About 20 years ago, a jar of ketchup nearly came between my sister Carolyn and her beau, Ray Dean French. Early in the romance, my mother invited Ray Dean to dinner so that he and my familyjust recently moved to south Texas from the Northeastcould get to know one another.
Just as she would have back home in Delaware, my mother made her special spaghetti and meatballs. The sauce, fragrant with Italian seasonings, simmered all day long. The meatballs were hand-rolled, browned in olive oil, then added to the sauce. It is one of my mother’s specialties.
Ray Dean, who had never been farther north than Dallas, grew up on a diet where the major food groups were pinto beans, corn bread, and chicken-fried steak. The visit was going quite well until the family sat down to eat. My mother passed the big bowl of spaghetti to Ray Dean first, who helped himself to a large serving. Then he politely asked my mother if she had any ketchup.
I wasn’t there. In gleeful recountings of the tale, I was told you could have heard a pin drop in the puzzled silence that immediately followed his request. My mother asked him what in the world he wanted ketchup for. For the meatballs, he replied. Everyone held their breath. My mother said absolutely not, and Ray Dean ate the meatballs as they were intended to be eatenwith spaghetti sauce, not ketchup. But he had learned a lesson. Throughout the courtshipand the marriage that endures stillhe took to bringing his own jumbo-sized jar of ketchup when he visits my parents, keeping it by his feet when not in use, a safe distance from my mother.
I thought about Ray Dean when a friend of mine, a good ol’ boy, told me about a restaurant he had run across.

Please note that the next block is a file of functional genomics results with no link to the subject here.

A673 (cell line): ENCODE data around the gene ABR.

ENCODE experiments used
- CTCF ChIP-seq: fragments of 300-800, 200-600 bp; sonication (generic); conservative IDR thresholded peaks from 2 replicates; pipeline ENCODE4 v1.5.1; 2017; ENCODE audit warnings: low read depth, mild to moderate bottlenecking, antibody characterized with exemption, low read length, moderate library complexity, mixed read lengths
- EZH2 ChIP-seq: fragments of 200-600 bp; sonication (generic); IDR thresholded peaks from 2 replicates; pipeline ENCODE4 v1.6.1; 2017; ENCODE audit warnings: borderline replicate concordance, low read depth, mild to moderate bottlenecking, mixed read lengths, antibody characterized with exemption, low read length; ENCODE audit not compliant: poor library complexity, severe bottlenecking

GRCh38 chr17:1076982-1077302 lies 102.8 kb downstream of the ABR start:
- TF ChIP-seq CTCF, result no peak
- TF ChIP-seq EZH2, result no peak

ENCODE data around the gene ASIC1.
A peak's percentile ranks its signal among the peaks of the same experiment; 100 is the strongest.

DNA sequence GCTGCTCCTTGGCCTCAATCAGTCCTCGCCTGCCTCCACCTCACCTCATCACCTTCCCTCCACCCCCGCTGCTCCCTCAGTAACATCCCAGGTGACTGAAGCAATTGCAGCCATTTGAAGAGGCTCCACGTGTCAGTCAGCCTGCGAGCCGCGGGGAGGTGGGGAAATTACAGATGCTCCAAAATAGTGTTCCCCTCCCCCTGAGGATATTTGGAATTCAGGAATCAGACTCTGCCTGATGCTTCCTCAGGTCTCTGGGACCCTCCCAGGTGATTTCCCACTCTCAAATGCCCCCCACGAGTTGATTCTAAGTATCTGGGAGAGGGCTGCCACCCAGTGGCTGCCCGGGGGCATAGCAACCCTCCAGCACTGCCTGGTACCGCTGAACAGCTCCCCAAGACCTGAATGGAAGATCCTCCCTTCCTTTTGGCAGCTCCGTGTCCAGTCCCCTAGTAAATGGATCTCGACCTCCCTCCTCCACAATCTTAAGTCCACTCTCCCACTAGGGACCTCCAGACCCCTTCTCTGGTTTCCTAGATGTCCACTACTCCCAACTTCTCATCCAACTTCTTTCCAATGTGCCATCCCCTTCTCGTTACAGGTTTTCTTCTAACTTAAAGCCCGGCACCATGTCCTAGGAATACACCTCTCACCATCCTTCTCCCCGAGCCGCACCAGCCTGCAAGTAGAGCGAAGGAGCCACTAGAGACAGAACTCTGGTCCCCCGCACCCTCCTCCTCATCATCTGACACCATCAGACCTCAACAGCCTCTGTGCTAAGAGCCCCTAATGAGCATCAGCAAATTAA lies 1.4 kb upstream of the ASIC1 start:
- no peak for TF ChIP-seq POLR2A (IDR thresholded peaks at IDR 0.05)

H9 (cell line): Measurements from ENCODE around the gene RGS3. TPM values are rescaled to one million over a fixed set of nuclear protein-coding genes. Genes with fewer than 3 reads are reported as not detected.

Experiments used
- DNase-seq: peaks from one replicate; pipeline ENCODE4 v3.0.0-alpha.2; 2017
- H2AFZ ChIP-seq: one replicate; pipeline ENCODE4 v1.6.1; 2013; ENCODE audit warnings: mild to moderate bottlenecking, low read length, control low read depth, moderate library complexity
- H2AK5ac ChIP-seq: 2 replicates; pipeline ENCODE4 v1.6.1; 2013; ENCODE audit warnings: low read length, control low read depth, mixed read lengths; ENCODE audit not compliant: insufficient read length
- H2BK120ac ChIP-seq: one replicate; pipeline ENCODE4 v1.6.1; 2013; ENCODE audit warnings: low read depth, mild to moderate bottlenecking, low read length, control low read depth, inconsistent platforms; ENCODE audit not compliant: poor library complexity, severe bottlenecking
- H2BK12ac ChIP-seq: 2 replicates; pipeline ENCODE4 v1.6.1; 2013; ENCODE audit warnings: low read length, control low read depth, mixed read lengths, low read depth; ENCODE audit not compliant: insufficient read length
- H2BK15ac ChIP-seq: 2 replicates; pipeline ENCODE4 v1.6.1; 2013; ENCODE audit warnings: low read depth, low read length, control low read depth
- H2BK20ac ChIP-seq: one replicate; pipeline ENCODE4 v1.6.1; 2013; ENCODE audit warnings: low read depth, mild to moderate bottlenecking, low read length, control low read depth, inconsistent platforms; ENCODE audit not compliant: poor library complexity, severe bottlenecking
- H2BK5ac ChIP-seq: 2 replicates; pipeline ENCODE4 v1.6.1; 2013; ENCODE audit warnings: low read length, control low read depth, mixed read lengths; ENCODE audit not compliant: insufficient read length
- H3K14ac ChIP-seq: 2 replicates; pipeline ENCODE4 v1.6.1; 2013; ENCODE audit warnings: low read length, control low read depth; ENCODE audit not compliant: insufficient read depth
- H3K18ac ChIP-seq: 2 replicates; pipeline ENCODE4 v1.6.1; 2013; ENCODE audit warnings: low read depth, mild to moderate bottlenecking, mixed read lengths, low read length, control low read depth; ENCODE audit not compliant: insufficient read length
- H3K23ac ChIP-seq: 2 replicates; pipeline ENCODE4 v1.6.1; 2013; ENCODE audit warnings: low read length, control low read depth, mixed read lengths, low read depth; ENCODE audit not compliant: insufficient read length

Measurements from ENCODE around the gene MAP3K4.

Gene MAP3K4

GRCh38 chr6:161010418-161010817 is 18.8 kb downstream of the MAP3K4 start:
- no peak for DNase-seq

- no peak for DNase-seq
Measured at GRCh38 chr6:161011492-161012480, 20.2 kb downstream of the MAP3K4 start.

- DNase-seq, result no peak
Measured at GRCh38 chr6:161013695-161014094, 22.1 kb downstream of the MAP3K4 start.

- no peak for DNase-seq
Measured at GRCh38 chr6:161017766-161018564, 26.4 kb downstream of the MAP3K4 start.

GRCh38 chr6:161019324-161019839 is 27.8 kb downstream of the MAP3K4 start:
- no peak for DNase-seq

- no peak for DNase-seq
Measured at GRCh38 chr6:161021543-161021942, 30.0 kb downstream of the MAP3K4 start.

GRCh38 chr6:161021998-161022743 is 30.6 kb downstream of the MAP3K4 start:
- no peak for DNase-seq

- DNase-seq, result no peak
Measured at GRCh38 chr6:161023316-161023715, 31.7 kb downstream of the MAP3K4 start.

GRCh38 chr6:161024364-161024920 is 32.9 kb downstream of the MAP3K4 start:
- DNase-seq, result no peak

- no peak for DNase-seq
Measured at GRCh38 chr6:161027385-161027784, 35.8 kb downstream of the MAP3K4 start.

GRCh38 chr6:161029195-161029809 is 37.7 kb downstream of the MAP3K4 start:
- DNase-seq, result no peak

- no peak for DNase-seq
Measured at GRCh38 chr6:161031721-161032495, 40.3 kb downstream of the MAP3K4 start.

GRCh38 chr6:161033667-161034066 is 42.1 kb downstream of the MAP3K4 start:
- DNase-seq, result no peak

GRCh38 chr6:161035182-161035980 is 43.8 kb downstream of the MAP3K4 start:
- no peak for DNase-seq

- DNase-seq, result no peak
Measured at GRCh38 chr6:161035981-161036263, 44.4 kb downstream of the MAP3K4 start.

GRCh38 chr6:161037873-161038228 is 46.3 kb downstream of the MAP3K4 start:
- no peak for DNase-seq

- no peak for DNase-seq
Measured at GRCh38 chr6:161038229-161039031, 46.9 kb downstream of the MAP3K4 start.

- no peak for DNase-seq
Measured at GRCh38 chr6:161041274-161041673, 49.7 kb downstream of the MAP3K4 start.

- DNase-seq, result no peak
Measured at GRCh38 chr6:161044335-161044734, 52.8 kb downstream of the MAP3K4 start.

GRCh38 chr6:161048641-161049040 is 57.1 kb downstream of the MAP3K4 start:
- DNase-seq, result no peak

“Well, I thought it was going to be country cookin’, but it was pretty fancy. And when I asked for a bottle of ketchup to put on my meat loaf, they didn’t have any! Don’t that beat all? No ketchup! I ain’t going back there again.” Anyone could be forgiven for thinking that a restaurant that sits on the town square of Smithville, Tennessee; is decorated with fishing gear, antique memorabilia, and mismatched china serving pieces; and is called The Mason Jar Cafe, would be yet another ubiquitous meat-n-three.
But photos on the walls reveal a man in a starched white jacket and a tall chef’s hat, standing with Sen. Ted Kennedy and Prince Bandarr of Saudi Arabia. Embroidered above the title of executive chef on the jacket is the name Dave Mason. Aha! The Mason Jar Cafe. A clever ruse to disarm people like Ray Dean and my friend, who would sooner eat dirt than go to a fancy restaurant.
Perhaps Monsieur Mason reasons that once he gets them at the table, he’s got ’em as hooked as a bass out in neighboring Center Hill Lake. But Mason ain’t no fancy pants Yankee either. Born and raised in Murfreesboro, he first cooked for Daisy King at Miss Daisy’s. Through the years, his work took him to commercial and residential kitchens in Washington, Colorado, Chicago, Atlanta, and the Virgin Islands. A few years ago, he decided to take off his wandering shoes. He came back south and eventually settled in Smithville, from where much of his family hails.